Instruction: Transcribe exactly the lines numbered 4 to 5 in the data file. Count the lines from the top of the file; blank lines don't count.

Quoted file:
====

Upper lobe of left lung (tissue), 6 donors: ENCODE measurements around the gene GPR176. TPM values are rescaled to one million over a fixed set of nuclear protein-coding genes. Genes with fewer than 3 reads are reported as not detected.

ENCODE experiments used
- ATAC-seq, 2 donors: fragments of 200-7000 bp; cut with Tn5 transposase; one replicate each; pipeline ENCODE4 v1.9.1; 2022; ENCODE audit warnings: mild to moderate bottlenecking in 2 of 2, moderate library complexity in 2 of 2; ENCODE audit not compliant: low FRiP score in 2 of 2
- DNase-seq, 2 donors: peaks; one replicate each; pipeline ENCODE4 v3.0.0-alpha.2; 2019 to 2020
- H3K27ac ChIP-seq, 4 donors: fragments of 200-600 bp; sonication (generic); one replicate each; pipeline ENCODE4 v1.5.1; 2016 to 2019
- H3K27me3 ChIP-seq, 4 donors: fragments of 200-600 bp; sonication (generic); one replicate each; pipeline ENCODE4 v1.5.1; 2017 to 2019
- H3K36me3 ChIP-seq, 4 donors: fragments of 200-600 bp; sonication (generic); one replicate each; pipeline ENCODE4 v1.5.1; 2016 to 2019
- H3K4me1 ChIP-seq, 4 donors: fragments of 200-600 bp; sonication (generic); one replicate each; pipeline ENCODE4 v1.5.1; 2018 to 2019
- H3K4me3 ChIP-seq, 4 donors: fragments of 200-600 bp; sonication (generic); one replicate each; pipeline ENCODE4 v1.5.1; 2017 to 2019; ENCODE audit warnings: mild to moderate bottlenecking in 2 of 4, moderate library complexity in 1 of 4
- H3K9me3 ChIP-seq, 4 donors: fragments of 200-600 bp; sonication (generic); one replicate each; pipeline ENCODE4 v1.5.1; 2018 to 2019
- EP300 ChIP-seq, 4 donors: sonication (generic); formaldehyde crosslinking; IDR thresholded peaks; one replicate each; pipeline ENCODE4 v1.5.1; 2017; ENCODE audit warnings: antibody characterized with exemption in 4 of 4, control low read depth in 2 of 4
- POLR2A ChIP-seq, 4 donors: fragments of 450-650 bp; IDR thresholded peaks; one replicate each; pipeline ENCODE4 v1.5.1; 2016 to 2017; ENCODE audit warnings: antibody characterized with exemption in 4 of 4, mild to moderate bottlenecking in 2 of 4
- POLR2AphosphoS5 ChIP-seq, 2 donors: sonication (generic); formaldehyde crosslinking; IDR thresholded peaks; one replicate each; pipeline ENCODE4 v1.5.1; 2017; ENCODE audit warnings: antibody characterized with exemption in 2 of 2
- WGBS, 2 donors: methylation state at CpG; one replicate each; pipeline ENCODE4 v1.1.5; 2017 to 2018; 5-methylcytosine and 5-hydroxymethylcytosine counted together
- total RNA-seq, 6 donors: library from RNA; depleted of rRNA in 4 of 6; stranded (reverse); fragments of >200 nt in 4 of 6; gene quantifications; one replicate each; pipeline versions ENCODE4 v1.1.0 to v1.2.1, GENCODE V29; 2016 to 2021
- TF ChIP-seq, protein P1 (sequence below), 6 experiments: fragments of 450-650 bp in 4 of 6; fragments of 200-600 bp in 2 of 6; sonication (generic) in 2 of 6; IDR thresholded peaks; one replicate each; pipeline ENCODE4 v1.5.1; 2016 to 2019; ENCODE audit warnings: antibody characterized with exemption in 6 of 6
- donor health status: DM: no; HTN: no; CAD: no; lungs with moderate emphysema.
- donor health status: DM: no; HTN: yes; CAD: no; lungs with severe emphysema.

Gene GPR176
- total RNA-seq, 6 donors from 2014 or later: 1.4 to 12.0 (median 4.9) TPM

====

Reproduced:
- DNase-seq, 2 donors: peaks; one replicate each; pipeline ENCODE4 v3.0.0-alpha.2; 2019 to 2020
- H3K27ac ChIP-seq, 4 donors: fragments of 200-600 bp; sonication (generic); one replicate each; pipeline ENCODE4 v1.5.1; 2016 to 2019